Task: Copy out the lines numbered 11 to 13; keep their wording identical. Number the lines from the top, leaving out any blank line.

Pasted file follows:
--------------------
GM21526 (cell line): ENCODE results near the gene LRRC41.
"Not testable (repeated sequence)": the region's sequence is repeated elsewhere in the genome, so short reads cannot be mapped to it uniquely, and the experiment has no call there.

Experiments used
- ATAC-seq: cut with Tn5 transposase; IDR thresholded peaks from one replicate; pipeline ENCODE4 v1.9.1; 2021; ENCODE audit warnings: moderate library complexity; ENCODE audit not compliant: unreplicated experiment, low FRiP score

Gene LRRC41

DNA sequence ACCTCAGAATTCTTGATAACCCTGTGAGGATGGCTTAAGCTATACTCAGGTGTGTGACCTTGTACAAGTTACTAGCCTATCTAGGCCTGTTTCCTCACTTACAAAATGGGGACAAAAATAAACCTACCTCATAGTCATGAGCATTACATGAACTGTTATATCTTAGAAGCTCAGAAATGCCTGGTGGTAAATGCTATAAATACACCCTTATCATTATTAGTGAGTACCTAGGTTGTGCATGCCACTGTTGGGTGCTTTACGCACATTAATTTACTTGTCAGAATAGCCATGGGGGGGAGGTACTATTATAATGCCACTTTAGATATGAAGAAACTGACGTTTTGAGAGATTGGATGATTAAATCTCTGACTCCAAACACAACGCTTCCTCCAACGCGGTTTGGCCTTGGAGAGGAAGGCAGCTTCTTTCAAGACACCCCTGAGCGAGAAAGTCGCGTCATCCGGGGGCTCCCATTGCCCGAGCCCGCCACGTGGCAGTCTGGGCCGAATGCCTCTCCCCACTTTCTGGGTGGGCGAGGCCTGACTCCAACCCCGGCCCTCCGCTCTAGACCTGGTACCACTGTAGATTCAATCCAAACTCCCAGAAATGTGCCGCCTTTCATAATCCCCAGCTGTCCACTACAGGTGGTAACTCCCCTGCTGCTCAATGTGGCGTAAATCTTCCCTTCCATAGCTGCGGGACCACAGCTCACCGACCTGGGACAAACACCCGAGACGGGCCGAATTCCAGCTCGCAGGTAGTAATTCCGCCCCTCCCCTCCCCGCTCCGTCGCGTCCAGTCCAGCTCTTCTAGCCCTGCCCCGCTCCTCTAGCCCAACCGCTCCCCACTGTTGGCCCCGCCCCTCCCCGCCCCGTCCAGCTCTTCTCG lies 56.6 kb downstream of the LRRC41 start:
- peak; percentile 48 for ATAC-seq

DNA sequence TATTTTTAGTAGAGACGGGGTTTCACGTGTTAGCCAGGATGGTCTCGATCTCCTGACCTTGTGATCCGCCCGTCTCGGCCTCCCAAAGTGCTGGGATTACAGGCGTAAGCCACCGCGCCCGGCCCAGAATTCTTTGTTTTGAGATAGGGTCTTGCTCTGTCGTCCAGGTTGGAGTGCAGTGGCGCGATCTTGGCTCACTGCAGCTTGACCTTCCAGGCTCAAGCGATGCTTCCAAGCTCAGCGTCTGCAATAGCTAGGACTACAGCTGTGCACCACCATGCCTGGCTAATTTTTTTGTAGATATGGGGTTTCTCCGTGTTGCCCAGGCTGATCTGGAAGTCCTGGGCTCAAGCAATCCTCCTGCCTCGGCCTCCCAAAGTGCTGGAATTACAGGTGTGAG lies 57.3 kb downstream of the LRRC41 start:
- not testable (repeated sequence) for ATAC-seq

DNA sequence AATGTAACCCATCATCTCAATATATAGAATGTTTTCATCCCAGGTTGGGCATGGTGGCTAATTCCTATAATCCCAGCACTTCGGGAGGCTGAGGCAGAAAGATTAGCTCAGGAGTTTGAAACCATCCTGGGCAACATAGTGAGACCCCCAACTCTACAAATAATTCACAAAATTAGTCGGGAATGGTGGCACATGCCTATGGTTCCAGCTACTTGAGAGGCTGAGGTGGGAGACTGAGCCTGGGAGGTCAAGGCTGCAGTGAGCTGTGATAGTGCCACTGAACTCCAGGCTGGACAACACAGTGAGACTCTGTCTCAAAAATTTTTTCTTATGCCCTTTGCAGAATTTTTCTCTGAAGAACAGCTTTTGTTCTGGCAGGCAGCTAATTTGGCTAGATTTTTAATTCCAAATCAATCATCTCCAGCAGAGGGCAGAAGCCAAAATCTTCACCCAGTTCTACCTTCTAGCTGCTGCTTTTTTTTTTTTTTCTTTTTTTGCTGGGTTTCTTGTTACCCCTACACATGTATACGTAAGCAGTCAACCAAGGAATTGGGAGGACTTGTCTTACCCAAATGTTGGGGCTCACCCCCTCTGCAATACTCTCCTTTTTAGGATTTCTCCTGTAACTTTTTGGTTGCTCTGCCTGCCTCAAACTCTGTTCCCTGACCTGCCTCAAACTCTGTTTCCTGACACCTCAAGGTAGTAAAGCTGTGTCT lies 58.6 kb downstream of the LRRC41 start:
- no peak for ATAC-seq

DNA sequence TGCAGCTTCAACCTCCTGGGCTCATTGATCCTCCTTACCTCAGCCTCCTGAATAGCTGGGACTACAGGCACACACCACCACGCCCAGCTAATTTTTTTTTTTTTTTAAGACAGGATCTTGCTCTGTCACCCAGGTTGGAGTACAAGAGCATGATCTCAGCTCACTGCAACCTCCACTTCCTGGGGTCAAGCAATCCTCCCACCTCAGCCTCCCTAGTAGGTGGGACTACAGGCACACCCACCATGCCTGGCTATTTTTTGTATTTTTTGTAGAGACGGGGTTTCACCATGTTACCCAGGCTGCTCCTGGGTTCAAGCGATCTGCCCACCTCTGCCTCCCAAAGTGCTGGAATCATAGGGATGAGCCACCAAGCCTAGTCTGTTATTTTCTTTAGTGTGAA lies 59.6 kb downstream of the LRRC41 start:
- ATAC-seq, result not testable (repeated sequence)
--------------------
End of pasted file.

- no peak for ATAC-seq

DNA sequence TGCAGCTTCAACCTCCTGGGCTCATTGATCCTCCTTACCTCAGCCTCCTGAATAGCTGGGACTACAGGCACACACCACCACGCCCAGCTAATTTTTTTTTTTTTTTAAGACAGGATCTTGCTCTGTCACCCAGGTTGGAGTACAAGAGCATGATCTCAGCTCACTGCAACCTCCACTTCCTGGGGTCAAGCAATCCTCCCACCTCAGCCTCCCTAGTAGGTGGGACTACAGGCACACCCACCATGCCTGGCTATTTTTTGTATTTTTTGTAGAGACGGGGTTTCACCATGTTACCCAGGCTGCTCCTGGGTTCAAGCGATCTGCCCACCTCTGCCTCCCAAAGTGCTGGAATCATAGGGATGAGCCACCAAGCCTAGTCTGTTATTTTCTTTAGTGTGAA lies 59.6 kb downstream of the LRRC41 start:
- ATAC-seq, result not testable (repeated sequence)